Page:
I’m writing this letter from the air, on my way home from a scientific conference. Up in the air is one of my favorite quiet spots these days, where I’m forced to sit in one place for a while and nobody else is able to get to me. I can step back from the remarkably hectic life that I live as a scientist and take a few minutes to reflect and do things like write this letter.
Back when I was an upper schooler playing around with computers and thinking I wanted to grow up to write video games, I would never have predicted that my life would be like this. I was one of the nerdy types at Waynflete, but Waynflete never let me just retreat into an introverted world of programs and math and science. No, I learned about the unfortunate truths of our society from Debba Donovan (Curtis), and struggled to express myself in poetry and prose with Lorry Stillman. In Modern British Literature, I tried to argue with Lowell Libby that there was no such thing as symbolism (and lost). I sang barbershop and jazz in chorus and was cast as Lauren Wilkis’s father in three different plays. Even in math class, I couldn’t merely do mathematics: both Tom Campbell and Gary Hertz made me stand up and try to teach, and I will tell you that one of the scariest things I have ever faced in my life was the bored and judgmental faces of my classmates as I tried to explain what fractals were. In these and many other ways, Waynflete broadened me and prepared me for things I never knew that I would need to do.
As a scientist, I must, of course, be skilled in my special areas of expertise (for me, that’s synthetic biology and engineered self-organization). But that alone is only enough to be a technician in somebody else’s laboratory. To be a successful primary investigator, leading your own research program, you have to be many other things as well: you also have to be an administrator, and a fund-raiser, and a public speaker, and a politician, and a writer. I owe my skills in those areas to many different mentors and role models I have had over the years, and many of those people are at Waynflete.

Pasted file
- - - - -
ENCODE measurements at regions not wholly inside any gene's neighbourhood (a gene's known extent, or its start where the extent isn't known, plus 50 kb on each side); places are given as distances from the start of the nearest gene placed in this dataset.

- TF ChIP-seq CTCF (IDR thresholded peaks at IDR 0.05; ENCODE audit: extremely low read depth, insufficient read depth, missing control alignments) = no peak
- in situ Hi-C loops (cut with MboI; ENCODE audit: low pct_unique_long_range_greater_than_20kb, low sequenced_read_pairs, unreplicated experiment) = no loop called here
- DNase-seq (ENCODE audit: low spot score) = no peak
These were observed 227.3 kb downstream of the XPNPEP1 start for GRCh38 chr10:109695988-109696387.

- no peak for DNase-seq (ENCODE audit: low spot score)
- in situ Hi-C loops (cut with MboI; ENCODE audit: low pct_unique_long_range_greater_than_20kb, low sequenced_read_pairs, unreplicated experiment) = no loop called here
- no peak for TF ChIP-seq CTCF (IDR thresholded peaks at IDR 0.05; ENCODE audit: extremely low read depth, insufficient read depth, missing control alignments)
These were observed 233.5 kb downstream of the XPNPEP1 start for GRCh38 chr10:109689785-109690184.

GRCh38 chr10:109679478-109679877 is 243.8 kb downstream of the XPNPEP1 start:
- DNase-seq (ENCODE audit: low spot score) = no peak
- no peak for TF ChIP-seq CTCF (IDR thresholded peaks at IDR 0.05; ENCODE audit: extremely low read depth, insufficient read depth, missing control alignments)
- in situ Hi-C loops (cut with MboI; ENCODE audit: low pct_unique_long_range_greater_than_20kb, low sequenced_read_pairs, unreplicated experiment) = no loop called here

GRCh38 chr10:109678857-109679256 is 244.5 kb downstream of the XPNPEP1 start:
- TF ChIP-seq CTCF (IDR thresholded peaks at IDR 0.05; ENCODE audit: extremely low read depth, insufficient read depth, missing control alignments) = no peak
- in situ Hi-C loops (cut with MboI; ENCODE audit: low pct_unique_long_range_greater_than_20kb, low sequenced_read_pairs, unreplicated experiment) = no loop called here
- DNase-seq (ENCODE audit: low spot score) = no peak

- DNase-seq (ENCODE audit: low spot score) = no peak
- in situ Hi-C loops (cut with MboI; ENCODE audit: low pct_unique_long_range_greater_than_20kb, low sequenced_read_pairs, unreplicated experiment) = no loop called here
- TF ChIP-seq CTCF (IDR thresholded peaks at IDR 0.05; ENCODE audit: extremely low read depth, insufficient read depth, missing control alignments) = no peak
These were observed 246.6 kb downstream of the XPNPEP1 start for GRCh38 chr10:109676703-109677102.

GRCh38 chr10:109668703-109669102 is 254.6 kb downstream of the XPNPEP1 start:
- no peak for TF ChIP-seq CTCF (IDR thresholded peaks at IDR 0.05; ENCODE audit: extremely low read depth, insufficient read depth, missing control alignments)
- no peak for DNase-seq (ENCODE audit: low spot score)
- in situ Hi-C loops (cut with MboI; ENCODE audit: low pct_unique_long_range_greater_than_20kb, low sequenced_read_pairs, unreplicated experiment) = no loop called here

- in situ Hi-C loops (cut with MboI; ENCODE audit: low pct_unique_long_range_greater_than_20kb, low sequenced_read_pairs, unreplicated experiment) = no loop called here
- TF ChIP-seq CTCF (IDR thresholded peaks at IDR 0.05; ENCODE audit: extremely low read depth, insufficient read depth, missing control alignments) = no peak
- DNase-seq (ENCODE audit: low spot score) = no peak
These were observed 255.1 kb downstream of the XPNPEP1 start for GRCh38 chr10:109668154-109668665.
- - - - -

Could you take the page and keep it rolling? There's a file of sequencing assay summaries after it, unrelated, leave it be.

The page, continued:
And so I get to do, not just what somebody in an office somewhere has decided on my behalf, but things I really believe in, like helping to promote cutting edge bio-engineering education to the far corners of Indonesia. Last year, I helped organize a new section in the International Genetically Engineered Machines Jamboree (also known as iGEM), a huge synthetic biology science fair in which thousands of students around the world (mostly undergraduates) spend the summer building new organisms, and then get together in a giant meet-up in Boston in the fall to show off what they’ve done. Last year there were Taiwanese students who made better organic pheromone traps, Germans who 3D-printed safety-certified lab instruments, and an English team who re-engineered kombucha tea to cultivate cheap water filters that are now having a trial run in London’s municipal water system.
And, in the section that I helped organize, there was an amazing group of kids from Sumbawa, Indonesia, an island that I had never heard of before, where the local honey has a gourmet cachet just like our Maine maple syrup, and who made a color-changing microbe that could be added to a drop of honey to test whether it’s the genuine article or a counterfeit that somebody’s trying to pass off as real. They were awesome, and came out of nowhere, and won the big jamboree-wide award for the team who best embodied the spirit of the whole remarkable event.
And so it was that I found myself on stage in front of 2,500 rising scientists, called on to give a speech on 30 seconds notice, to praise the Sumbawagen team and to explain to everybody just why these young scientists in my section deserved their award. When I stepped to the microphone and spoke, my confidence and words rested on two solid pillars: my scientific knowledge and my comfort and experience in public speaking. These two critical foundations of my life and career both stretch back and owe much to my eight years at Waynflete.
With fond memory, and hope for the future:
– Jake Beal ’96